Acts of Courage during Hurricane Sandy
Written By: Bill Finnigan | Posted: Wednesday, December 5th, 2012
The presidential election is over, but the tragic saga of Sandy is still in play. The Northeast coastline was devastated with an unbelievable "super storm" that stretched over 800 miles. Particularly hard hit were places like Atlantic City, near my home, and various boroughs in NY, like Queens and Staten Island. Close to 100 people have died, and thousands more are homeless. Between the flood and fire damage, the area looks like a virtual war zone. The cleanup operation continues under insurmountable odds, and there doesn't seem to be an end in sight.
As seen in other times of natural disaster, we witness the worst and the best in people. Looting, price-gouging, anger, greed, etc. have been apparent, but heroic and selfless deeds have also been evidenced. In his AP article, "Tragedies can't break heroic spirit," Larry Neumeister relates some acts of heroism in one Queens community. Residents rallied at the storms peak, using surfboards and kayaks to rescue themselves as fire engulfed 14 homes and torched the evening sky. "We heard screaming and crying in the dark," 55-year old Thomas Buell recalled as he waded through 4-foot-high flood waters in Belle Harbor to reach higher ground. "It was a nightmare."
The residents of this area know disaster, living in a beach community which is home to many emergency responders. The events of the 9/11 attack hit hard, followed by a plane crash in the area that took 265 lives; and now Sandy. Acts of courage were abundant, like Tommy Woods who placed his 82-year-old mother on a surf board in chilly waters and ferried her several blocks to safety. Afterward Tommy returned where homes were ablaze to help a neighbor's mother escape. Placing her in a kayak, he walked her to shelter. Others risked their lives in burning buildings by going door to door to get everyone out.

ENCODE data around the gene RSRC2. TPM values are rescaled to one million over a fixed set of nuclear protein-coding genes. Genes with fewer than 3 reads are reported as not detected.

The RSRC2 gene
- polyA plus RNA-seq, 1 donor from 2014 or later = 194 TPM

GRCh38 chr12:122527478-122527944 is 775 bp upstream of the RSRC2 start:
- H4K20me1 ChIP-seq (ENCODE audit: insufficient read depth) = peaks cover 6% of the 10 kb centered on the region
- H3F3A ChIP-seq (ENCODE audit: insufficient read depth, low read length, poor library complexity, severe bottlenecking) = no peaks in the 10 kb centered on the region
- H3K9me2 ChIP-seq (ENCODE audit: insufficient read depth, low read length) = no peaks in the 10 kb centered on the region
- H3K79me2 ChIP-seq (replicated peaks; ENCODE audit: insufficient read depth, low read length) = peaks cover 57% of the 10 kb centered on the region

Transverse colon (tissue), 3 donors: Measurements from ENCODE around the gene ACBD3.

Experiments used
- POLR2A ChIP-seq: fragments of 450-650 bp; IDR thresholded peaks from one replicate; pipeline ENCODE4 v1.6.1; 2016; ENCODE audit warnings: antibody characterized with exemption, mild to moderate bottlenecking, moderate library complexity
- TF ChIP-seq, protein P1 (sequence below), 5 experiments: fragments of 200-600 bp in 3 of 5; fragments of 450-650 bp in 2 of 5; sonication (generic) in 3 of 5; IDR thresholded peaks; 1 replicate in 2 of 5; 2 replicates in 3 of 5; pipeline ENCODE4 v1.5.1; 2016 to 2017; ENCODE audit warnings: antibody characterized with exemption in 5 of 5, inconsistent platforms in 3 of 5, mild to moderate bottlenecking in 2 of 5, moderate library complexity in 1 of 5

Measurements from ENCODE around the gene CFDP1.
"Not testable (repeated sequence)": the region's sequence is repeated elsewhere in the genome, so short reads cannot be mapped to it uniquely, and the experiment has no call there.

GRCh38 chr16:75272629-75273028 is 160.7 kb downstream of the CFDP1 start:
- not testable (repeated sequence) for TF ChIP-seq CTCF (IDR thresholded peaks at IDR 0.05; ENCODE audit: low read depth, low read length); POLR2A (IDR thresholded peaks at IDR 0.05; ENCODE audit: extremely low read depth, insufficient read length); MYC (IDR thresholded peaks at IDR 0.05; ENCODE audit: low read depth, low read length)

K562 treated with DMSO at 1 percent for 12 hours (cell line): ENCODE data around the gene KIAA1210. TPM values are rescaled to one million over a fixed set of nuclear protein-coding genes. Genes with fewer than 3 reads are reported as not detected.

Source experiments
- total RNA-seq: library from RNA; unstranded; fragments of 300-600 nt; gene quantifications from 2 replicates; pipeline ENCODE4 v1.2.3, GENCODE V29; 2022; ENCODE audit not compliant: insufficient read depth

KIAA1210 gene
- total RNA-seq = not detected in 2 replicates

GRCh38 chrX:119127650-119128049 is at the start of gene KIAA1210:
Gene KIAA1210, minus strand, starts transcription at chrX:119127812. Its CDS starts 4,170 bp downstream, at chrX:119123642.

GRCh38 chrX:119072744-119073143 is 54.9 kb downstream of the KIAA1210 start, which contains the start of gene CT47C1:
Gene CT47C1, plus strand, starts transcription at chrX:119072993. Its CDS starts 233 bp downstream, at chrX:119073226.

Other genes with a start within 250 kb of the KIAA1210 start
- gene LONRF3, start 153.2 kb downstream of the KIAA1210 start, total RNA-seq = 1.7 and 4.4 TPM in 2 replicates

Not far down the street, unaware of Wood's rescue, Tom Buell and his neighbor Troy Bradwisch linked up with three other men wearing waist-high fisherman's waders to ferry people through the stiff current toward the Belle Harbor Yacht Club. Many others, including an 86-year-old man, formed a human chain and waded through the water latching on to their neighbors, making sure no one was lost.
Buell later commented, "There was a lot of current, but people were close together, holding on to each other." What an example of the power of unity, when folks boldly lock arms together in a crisis; not only for their own safety, but for the rescue and welfare of others! There's no question that profound expressions of thanksgiving for God's intervention filled the night air. Now help is coming from all over the country, including a helping hand from past victims of hurricane Katrina.
I think Solomon of old had some insight when he said, "Two are better than one…for if they fall, the one will lift up his fellow; but woe to him that is alone when he falleth; for he hath not another to help him up." (The Bible)
Bill Finnigan is a retired pastor. He lives in Warren, Ohio.